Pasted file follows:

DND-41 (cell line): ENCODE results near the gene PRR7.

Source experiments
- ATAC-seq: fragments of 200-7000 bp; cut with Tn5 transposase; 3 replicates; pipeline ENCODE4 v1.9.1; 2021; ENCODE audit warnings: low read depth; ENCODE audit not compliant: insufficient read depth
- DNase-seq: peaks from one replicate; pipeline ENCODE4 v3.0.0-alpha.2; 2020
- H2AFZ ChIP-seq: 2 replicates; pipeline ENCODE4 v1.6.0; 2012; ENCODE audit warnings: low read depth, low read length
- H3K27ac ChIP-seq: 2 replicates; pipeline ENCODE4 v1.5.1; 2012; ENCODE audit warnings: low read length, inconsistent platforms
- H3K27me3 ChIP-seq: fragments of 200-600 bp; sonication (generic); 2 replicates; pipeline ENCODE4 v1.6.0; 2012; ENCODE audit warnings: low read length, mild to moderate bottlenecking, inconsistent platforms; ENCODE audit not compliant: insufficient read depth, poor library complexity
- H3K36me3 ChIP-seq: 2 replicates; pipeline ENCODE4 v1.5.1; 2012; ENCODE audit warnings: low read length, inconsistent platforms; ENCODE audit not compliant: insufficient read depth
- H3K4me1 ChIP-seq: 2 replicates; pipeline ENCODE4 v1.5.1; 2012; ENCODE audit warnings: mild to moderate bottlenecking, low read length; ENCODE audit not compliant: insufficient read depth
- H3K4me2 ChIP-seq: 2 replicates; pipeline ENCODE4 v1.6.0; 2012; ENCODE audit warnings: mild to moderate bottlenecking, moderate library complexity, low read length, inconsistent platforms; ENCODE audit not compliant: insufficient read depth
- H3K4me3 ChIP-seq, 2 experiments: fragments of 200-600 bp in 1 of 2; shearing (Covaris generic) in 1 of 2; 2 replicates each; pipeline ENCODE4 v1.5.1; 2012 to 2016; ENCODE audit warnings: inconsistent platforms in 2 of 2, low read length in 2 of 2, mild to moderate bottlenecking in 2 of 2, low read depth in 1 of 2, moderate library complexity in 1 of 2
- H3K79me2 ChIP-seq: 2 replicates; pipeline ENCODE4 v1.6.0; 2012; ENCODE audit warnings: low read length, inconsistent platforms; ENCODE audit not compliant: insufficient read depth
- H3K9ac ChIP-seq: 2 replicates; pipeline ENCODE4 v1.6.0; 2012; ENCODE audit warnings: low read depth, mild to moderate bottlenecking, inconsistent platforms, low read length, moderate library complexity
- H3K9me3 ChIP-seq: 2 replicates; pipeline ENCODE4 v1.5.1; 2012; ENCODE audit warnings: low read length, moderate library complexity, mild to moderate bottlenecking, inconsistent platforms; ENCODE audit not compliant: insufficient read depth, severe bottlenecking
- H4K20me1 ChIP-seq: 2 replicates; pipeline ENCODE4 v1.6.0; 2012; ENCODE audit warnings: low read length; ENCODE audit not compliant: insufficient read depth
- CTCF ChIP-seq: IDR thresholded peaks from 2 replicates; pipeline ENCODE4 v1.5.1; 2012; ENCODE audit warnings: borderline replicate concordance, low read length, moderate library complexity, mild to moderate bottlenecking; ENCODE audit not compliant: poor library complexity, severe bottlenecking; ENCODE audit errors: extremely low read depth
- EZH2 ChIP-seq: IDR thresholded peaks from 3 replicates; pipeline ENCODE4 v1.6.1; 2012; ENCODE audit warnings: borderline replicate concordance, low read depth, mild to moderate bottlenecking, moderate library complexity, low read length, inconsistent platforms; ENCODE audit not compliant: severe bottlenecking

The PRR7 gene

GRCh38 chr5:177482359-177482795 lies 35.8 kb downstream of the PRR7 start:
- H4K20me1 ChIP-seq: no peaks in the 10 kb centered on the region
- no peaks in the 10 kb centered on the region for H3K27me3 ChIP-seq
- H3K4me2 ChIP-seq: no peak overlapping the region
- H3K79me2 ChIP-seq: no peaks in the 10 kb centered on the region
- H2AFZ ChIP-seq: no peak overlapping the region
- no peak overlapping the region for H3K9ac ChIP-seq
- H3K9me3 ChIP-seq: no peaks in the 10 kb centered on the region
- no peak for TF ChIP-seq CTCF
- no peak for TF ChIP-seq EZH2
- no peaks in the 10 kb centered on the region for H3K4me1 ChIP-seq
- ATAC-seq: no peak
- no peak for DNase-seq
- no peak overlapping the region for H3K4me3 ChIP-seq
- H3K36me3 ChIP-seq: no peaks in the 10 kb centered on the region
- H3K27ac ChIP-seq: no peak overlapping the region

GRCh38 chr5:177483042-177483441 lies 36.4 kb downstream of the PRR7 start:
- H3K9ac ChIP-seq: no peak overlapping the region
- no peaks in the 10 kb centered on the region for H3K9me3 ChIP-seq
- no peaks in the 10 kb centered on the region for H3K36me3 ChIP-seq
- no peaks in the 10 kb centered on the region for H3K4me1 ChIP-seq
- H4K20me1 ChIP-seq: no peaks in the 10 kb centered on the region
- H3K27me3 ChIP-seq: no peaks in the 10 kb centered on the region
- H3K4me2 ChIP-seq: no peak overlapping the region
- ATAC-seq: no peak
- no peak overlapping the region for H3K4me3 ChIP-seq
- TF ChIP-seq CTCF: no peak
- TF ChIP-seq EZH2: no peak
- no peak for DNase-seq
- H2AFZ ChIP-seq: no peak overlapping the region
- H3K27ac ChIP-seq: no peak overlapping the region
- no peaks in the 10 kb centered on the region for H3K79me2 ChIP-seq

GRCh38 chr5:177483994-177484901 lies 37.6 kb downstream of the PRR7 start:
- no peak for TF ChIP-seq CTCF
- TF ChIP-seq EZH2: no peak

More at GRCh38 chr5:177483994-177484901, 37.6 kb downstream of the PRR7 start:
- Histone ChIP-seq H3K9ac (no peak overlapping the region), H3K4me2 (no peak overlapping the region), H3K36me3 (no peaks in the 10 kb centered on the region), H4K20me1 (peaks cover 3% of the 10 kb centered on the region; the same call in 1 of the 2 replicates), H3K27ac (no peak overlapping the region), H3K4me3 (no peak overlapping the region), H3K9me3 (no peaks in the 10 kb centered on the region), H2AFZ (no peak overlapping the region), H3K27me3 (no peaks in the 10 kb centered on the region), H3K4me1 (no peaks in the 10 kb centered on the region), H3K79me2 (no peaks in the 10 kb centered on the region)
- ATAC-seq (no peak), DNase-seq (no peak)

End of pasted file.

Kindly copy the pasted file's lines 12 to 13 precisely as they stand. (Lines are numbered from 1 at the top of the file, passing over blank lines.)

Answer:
- H3K79me2 ChIP-seq: 2 replicates; pipeline ENCODE4 v1.6.0; 2012; ENCODE audit warnings: low read length, inconsistent platforms; ENCODE audit not compliant: insufficient read depth
- H3K9ac ChIP-seq: 2 replicates; pipeline ENCODE4 v1.6.0; 2012; ENCODE audit warnings: low read depth, mild to moderate bottlenecking, inconsistent platforms, low read length, moderate library complexity